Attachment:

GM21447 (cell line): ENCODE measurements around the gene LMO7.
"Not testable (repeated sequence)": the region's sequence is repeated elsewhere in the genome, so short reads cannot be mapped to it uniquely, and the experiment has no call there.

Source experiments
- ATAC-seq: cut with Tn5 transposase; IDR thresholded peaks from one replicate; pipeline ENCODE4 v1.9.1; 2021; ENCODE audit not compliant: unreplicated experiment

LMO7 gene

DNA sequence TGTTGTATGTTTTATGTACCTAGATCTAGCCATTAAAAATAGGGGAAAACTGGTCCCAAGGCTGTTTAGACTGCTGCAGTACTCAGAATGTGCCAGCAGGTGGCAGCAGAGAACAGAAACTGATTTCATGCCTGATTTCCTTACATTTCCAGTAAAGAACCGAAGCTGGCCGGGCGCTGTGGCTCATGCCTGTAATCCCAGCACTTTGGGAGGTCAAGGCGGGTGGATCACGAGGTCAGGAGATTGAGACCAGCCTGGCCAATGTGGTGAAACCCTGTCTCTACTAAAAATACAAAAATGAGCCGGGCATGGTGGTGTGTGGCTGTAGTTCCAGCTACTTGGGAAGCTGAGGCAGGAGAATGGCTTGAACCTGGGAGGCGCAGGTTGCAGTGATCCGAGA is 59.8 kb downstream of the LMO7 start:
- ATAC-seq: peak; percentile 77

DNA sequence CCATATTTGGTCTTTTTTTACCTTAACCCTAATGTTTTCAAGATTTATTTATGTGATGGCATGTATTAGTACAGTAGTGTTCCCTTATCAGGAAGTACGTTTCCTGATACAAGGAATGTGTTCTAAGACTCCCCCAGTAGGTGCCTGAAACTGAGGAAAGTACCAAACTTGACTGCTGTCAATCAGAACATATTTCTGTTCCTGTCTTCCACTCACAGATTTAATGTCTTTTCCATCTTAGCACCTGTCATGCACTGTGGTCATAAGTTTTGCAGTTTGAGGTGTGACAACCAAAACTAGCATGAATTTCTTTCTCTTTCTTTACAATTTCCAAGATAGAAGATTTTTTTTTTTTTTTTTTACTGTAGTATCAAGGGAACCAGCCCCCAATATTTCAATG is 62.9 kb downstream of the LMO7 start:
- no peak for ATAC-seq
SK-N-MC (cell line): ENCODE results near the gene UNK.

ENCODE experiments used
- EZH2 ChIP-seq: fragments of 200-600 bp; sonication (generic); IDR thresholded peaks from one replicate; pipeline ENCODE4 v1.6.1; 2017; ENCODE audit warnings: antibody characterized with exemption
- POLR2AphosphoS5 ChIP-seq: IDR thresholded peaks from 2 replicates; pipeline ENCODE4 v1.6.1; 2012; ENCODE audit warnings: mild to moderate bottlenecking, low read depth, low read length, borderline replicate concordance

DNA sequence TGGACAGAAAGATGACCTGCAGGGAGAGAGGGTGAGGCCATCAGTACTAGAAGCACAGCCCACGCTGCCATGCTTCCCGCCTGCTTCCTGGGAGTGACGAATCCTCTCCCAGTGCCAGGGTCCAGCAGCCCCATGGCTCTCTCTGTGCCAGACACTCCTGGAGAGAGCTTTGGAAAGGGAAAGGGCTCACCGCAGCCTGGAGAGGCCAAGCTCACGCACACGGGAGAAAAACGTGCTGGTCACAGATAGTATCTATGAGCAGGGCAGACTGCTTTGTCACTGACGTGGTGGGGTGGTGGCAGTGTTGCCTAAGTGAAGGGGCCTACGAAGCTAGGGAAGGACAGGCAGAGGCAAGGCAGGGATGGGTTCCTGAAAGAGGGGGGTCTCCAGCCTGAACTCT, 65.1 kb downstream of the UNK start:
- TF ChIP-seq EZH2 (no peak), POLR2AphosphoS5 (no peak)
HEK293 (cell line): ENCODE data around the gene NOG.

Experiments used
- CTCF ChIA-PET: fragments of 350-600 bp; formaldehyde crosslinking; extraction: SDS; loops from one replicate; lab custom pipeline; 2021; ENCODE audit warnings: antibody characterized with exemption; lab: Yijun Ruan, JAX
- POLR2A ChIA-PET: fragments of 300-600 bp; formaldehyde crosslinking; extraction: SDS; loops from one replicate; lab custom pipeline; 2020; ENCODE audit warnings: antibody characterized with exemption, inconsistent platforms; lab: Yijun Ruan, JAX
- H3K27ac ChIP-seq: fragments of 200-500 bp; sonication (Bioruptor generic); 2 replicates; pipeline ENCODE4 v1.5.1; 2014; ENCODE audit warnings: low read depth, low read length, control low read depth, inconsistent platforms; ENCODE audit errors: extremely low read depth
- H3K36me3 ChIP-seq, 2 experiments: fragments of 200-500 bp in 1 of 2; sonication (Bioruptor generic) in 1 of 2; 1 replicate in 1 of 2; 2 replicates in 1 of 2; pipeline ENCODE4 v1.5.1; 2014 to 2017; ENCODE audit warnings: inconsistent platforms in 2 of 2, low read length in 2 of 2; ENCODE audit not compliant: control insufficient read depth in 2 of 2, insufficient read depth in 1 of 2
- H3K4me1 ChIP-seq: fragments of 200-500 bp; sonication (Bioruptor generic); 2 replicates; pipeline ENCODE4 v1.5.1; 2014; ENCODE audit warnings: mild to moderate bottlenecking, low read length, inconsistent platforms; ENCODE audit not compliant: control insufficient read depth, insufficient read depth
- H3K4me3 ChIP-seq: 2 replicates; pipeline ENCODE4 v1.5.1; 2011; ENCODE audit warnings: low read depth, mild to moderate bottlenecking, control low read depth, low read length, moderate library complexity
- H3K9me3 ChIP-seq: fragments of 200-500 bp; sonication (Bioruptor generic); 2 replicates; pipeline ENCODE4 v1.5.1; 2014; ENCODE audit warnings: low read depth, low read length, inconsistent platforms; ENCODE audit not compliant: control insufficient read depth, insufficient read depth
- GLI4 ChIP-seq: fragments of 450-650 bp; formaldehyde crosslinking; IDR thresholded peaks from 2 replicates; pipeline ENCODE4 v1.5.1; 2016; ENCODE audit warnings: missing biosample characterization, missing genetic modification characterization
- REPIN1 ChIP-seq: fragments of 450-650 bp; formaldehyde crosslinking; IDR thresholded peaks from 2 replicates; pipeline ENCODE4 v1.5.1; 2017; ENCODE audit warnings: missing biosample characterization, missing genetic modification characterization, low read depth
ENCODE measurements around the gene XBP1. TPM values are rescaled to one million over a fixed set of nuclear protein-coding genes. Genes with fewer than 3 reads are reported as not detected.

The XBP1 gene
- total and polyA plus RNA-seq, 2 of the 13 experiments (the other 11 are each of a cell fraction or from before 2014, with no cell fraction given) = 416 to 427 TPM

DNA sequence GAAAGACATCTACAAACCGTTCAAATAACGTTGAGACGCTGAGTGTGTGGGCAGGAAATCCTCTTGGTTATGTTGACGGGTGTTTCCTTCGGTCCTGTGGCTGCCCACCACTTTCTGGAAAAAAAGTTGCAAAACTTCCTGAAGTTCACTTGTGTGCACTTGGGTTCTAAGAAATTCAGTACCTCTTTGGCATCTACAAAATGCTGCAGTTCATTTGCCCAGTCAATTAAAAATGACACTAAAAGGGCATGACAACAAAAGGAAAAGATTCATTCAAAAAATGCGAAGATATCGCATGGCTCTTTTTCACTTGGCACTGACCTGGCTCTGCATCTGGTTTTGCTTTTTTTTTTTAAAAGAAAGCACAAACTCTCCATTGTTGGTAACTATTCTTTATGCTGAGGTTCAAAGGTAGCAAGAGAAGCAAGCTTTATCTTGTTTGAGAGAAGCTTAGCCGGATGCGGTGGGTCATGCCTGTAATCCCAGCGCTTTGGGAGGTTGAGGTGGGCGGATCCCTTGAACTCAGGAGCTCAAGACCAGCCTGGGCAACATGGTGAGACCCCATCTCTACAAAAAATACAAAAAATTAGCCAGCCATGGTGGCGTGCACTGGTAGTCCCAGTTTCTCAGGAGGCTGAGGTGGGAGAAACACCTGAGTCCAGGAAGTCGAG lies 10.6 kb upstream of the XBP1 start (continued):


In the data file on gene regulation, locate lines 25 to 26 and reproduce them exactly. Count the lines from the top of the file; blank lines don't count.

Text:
- GLI4 ChIP-seq: fragments of 450-650 bp; formaldehyde crosslinking; IDR thresholded peaks from 2 replicates; pipeline ENCODE4 v1.5.1; 2016; ENCODE audit warnings: missing biosample characterization, missing genetic modification characterization
- REPIN1 ChIP-seq: fragments of 450-650 bp; formaldehyde crosslinking; IDR thresholded peaks from 2 replicates; pipeline ENCODE4 v1.5.1; 2017; ENCODE audit warnings: missing biosample characterization, missing genetic modification characterization, low read depth